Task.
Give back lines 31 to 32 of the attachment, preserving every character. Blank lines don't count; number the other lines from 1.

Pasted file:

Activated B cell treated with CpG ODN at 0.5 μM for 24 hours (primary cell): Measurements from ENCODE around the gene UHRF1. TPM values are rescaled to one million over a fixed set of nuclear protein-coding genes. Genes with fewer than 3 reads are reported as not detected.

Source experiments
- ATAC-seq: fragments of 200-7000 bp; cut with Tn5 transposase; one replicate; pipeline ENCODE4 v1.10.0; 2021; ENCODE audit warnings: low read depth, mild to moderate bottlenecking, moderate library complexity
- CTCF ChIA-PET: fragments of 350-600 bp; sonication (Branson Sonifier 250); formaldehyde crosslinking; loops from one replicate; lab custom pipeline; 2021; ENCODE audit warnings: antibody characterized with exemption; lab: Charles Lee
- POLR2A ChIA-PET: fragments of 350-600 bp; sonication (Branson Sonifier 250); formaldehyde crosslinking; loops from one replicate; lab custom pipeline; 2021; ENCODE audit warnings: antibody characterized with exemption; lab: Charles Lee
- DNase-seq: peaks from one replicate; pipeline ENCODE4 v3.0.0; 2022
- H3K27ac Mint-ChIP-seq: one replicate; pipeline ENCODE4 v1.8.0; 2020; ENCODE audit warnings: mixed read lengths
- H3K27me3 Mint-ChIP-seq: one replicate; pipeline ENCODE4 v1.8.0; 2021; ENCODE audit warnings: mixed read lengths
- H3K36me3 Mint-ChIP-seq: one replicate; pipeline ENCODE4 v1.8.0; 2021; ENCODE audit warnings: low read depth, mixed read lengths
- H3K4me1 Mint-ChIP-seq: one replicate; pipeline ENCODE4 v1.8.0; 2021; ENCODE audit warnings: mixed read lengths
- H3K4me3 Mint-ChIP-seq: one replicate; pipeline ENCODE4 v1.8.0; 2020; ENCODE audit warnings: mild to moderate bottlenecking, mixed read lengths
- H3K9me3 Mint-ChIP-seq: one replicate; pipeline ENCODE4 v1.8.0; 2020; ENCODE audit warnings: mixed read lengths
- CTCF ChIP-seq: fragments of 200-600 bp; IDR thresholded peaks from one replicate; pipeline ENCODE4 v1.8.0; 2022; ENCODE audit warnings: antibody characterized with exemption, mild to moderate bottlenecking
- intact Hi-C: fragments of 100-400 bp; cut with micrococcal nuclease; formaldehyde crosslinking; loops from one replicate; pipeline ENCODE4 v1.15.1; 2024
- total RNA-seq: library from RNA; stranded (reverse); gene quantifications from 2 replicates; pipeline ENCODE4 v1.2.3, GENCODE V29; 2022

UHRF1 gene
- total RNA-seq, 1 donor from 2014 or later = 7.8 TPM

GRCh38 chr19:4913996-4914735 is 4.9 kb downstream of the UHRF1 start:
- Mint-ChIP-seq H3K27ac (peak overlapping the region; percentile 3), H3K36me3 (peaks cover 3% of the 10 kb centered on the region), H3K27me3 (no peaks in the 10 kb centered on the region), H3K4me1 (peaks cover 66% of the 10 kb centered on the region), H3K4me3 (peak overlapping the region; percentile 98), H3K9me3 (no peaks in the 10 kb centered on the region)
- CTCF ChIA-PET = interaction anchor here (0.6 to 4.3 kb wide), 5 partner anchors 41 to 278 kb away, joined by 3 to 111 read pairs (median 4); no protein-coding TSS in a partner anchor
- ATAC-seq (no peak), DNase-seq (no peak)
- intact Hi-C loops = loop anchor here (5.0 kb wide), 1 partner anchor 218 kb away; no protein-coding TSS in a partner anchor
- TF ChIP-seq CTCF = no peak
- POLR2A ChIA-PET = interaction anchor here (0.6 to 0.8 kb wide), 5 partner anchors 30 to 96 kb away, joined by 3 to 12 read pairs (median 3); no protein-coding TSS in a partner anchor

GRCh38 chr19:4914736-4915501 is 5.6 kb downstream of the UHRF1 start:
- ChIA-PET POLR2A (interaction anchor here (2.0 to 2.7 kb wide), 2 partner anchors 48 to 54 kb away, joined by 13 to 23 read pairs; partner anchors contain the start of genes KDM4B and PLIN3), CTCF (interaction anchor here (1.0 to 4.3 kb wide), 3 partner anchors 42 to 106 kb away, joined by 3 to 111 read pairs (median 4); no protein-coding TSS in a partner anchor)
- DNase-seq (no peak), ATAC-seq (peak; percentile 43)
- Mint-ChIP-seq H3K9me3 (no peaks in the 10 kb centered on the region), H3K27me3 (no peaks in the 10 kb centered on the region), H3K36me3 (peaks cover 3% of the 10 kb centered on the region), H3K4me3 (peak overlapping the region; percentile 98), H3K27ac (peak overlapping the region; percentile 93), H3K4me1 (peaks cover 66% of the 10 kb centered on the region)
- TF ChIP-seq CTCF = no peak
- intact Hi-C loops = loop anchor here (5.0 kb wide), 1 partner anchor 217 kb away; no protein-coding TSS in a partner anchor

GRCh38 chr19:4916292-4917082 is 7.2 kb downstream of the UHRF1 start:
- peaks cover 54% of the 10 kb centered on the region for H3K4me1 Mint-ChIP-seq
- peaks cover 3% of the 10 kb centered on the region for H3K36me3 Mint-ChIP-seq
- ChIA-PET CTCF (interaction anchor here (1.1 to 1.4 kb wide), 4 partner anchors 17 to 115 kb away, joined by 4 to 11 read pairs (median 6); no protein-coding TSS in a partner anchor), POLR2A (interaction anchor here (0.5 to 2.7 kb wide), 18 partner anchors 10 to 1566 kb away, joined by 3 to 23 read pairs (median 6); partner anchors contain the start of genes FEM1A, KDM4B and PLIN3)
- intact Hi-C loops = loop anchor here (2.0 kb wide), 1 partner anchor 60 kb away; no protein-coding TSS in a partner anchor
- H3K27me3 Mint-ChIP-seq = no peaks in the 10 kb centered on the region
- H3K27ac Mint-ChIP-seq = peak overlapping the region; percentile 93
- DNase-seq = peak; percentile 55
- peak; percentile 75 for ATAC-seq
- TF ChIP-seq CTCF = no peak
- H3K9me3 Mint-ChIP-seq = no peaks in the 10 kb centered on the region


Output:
GRCh38 chr19:4916292-4917082 is 7.2 kb downstream of the UHRF1 start:
- peaks cover 54% of the 10 kb centered on the region for H3K4me1 Mint-ChIP-seq